Battleship – 2012
Director Peter Berg
Starring Liam Neeson, Taylor Kitsch, Brooklyn Decker, Alexander Skarsgård, Rihanna, Tadanobu Asano, Peter MacNicol, Adam Godley, Hamish Linklater, Gregory D. Gadson
Screenplay John and Erich Hoeber
Early on in Battleship, there is a moment when a very large vessel is raised out of the water. The ship, recently landed on Earth is jutting out of the water hundreds of feet high. Over 5 minutes or so, we see three Naval warships creep up on it. As one small boat gets close enough to board, we look up with the camera to see a massive amount of water falling down off of its sides.
“Where is all of that water coming from?” my wife asked.
As if on cue, we see the camera pans up its length and we water coming out of…nowhere. Through out the rest of the film no matter when or where we see the ships, there is always a large amount of water falling down all of its sides from nowhere. It must have looked great in 3 dimensions, though.
There’s not a lot that makes sense in Battleship. Little rolling chain saws are sent throughout the Hawaiian mainland destroying everything that may be a threat, but then the aliens decide to send their men to a ship looking for dangerous parts to destroy. Why not destroy the ship in its entirety, like they did the other two that were with it? To ask such a question is to waste one’s time. These aren’t the same existential questions that graced the screen for Prometheus. Quite the opposite, in fact.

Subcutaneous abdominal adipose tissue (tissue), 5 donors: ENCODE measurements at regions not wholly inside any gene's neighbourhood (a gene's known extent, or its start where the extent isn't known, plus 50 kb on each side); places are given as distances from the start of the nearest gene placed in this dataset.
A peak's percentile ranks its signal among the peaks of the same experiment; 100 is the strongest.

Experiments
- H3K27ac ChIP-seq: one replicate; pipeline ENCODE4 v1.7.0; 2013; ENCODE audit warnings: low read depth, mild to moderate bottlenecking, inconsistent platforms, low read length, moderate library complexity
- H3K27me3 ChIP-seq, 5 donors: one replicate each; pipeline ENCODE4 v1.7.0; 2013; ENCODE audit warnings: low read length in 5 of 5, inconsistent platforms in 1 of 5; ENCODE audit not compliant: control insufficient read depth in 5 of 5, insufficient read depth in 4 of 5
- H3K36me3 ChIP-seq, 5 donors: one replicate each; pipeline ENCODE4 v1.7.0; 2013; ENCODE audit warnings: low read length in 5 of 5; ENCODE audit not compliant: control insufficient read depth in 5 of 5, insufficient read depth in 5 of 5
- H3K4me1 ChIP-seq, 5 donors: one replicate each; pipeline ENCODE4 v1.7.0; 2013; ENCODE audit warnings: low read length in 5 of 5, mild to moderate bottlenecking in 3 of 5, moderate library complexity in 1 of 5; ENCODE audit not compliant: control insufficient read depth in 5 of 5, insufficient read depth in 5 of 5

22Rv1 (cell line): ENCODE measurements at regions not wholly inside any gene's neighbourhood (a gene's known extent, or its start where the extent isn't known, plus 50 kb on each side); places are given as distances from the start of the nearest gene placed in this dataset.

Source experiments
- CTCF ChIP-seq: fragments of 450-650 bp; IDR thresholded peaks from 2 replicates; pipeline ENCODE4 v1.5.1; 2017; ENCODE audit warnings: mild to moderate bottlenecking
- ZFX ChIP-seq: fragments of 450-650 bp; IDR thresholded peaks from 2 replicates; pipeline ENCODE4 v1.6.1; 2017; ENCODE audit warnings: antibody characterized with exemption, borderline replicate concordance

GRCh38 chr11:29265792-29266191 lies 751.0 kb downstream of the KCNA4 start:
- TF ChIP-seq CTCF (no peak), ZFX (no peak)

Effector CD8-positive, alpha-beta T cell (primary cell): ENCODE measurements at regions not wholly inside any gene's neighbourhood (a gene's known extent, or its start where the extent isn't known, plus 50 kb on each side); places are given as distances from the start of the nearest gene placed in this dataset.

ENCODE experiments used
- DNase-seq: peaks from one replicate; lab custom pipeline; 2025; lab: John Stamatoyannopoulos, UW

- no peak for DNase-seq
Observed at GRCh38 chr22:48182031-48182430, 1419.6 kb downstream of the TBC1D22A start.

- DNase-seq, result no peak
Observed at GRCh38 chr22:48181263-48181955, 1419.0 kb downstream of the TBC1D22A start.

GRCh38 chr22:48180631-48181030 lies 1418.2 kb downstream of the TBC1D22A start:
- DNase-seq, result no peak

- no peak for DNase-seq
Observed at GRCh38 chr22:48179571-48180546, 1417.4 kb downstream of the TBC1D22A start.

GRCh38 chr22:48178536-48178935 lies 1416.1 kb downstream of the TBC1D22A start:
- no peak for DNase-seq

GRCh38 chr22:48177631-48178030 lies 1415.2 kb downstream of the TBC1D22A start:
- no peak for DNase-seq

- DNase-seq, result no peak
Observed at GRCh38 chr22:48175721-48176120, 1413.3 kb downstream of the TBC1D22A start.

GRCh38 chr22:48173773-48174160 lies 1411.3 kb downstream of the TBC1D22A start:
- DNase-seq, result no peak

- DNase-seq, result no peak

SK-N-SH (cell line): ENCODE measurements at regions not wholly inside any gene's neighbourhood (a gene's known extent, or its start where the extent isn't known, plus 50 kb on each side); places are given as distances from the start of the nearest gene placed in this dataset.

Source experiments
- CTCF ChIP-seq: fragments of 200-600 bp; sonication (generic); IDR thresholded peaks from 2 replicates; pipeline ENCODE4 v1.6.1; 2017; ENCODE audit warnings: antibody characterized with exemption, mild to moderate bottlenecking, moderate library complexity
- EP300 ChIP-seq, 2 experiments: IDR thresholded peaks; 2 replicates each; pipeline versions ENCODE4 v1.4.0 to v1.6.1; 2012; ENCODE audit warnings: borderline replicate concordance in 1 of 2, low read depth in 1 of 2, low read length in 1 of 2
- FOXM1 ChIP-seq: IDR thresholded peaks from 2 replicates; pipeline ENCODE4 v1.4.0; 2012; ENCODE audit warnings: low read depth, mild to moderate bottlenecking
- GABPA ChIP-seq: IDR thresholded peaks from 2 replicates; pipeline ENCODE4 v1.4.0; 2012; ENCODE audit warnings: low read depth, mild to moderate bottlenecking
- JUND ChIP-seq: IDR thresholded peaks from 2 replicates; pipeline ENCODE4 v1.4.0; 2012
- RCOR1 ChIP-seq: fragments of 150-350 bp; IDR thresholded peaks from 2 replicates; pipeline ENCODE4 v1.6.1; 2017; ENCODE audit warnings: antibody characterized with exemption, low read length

In this movie, the geek (Linklater) is disheveled, cynical, cowardly but with several tidbits of information that are helpful when the plot demands it. The foolish leading scientist guy (Godley) is arrogant and has a British accent. The arrogant younger brother (Kitsch) is foolish and “just crazy enough” to make it work. Whatever “it” is. His hot Admiral’s daughter (Decker) is a physical therapist for an overlooked segment of the military. His brother (Skarsgård) follows rules. He’s not much use here. The Admiral is Liam Neeson. He does what Liam Neeson would do in a film like this.
There is some funny, touching and cool looking stuff in Battleship. It is surrounded by cliché and testosterone, just like any Bruckheimer or Bay film. The idea that they could tie such an action beefcake fest to a bloodless game of strategy is more than a bit of a stretch, but by the time they got to that part it no longer mattered much. Lots of loud noises, plenty of flashes and explosions and a plethora of buddies helping one another to steer clear of wreckage.
The best thing about Battleship is the idea of no one and nothing being past it’s time of usefulness. To share more would ruin what little surprise that anyone who hasn’t started the film. What I can say, is the AC-DC Thunderstruck part of the film is the best part of the film. Not just because that song kicks ass, either. Forget that none of it is possible. In the movies, anything is possible so long as you have the right song playing and enough special effects.
(*** out of *****)